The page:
- EAA Brochure
- EAA Initial Contact Letter
- EAA Calendar of Events
- EAA Media Kit
- Understanding Eczema
- Children Eczema
- Teenage Eczema
- Adults Eczema
- Bleach Baths
- Hand Washing
- Hand Washing & Dermatitis
- Face Masks & Eczema
- Wet Wrapping
- Cortisone Creams
- Corticosteroid Withdrawal
- Dry Skin
- Ear Eczema
- Infections & Eczema
- Red Skin Syndrome
- Letter from a sufferer
- Winter Skin Tips
- Spring Skin Tips
Children Who Have Eczema
There are different skin disorders, some of which can start very early on in life, such as cradle cap.
This thick scurfy scalp can appear soon after birth or when the baby is a few months old. It can develop suddenly. The scalp becomes coated with greasy yellow scales that stick to the head giving a crusty appearance. This scaliness can affect other parts of the baby’s face and head including the forehead, temples, eyebrows, behind the ears and in the neck folds. The skin underneath the scales may look sore, but it is not a condition that causes discomfort or itching and baby will feed and sleep as normal.
During the first few weeks the condition is usually due to the continuing secretion of the greasy coating seen on babies straight after birth. When this dries up the scalp clears.
If the cradle cap develops later on it may be due to infantile seborrhoeic eczema and is usually seen on other parts of the body such as the groin and under the arms. Psoriasis can also look like cradle cap in infancy as it also causes a scurfy scalp.
If the cradle cap doesn’t seem to be clearing up consult your Doctor. If your baby has accompanying symptoms such as diarrhea, vomiting or fever, or is fretful, listless and not feeding properly, see your Doctor straight away. These symptoms may be an indication of psoriasis or seborrhoeic eczema which need a different form of treatment. Or, of course, they can be symptoms of other illnesses.
If your baby is diagnosed as having cradle cap, the first thing to know is that you don’t actually have to treat it. It is not doing the baby any harm and will go away of its own accord. But if you find it unsightly you can try the following to speed things up:
- Shampoo gently to remove the crust and excess scales. Wash the scalp daily, using a mild baby shampoo and tepid water, but make sure you rub very gently.
- Massage the baby’s scalp using slightly warmed olive oil. Again, make sure you work the oil into the scalp very gently. Leave the oil on for an hour or two and then wash it off with a mild shampoo.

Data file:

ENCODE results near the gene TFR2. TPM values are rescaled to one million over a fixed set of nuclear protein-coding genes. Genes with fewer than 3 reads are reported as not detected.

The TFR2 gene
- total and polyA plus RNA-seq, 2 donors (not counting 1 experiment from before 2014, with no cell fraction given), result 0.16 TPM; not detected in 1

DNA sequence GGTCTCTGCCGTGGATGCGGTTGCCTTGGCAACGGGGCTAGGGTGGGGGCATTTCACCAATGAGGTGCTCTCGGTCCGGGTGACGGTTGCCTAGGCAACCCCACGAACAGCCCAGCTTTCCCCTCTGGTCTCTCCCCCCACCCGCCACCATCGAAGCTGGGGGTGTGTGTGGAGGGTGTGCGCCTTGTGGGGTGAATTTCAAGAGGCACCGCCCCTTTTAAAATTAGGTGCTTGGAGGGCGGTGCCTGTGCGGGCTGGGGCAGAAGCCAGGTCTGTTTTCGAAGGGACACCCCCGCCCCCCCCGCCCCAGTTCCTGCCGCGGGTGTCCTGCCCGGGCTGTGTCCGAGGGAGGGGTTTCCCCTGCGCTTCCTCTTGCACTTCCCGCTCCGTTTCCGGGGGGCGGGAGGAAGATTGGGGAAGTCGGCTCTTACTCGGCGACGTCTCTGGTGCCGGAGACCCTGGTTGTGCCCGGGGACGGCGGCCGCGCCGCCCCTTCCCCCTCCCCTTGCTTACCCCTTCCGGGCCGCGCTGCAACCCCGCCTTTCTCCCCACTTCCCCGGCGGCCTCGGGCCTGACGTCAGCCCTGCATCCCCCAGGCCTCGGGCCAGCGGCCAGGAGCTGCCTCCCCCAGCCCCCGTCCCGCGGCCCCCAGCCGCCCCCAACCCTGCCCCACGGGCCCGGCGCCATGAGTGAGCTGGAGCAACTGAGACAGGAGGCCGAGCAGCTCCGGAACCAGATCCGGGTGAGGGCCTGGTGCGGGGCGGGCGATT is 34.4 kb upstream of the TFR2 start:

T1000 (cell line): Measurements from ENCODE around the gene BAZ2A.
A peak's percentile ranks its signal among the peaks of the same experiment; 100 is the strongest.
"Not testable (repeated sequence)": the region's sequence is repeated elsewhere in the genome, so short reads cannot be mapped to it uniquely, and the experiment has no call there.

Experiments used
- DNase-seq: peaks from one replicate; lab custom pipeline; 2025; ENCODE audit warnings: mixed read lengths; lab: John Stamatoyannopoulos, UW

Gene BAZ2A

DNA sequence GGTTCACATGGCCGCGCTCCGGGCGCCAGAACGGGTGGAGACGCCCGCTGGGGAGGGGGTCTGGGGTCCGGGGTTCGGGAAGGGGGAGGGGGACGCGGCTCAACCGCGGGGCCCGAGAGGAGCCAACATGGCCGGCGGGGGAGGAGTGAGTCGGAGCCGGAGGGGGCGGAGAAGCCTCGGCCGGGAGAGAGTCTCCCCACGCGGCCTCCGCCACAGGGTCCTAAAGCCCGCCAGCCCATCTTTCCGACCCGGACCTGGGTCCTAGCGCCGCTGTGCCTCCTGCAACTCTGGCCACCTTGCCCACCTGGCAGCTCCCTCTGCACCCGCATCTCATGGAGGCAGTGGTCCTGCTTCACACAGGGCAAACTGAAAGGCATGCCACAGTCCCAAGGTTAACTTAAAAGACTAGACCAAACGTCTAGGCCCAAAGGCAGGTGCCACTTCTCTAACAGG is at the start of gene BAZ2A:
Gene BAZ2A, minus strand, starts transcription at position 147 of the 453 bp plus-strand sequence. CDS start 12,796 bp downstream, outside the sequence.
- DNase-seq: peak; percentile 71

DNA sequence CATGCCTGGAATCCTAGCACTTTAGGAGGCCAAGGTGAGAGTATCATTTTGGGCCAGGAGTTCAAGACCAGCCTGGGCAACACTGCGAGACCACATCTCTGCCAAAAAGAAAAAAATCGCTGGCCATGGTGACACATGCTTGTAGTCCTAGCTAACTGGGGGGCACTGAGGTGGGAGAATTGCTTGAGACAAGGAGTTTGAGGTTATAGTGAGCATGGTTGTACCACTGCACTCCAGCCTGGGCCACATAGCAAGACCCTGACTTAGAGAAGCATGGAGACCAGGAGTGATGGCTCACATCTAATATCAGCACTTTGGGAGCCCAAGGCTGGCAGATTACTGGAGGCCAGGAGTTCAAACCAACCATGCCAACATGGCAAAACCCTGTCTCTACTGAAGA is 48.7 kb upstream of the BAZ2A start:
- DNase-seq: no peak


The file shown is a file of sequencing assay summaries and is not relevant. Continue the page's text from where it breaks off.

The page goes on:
Alternatively, you could massage emulsifying ointment or aqueous cream into the scalp, leave it on for a few hours and wash off with warm water. These creams mix well with water so you don’t need to use shampoo as you do with olive oil. If the ointment seems too solid, stand the jar in a bowl of warm water to soften it a little. Be careful not to apply too much pressure as you massage, paying extra attention to the fontanels (the soft part at the centre of the baby’s head). Do this daily until the scalp clears.
Infantile Seborrhoeic Eczema
This condition can appear quite suddenly between two weeks to six months after birth. You may notice it first on the nappy area, but it seems to quickly gather momentum and you may find that it has quickly spread and is on the scalp, face (often including the forehead, temples, eyebrows and behind the ears), neck, armpits, nappy area and trunk. The good news is that it improves almost as quickly as it spreads! Also, it looks worse than it is. It is not a very itchy condition, nor is it sore. The baby feels well and will eat, sleep and play normally.
Seborrhoeic eczema on the scalp appears in the form of large, yellow, greasy scales which stick to the scalp making it look crusted. This is why it is often mistaken for cradle cap.
What causes the condition is unknown. Family history of skin conditions does not seem to play a part; nor does it mean that it is going to turn into atopic eczema or another skin condition. The baby may go on to get atopic eczema but it is not related. One in ten children under the age of five have atopic eczema: some of these will have had seborrhoeic eczema as well.
A certain type of yeast has been found on infants who have seborrhoeic eczema and this may be the cause of the rash. But please note that this is not caused by yeasts in the baby’s diet.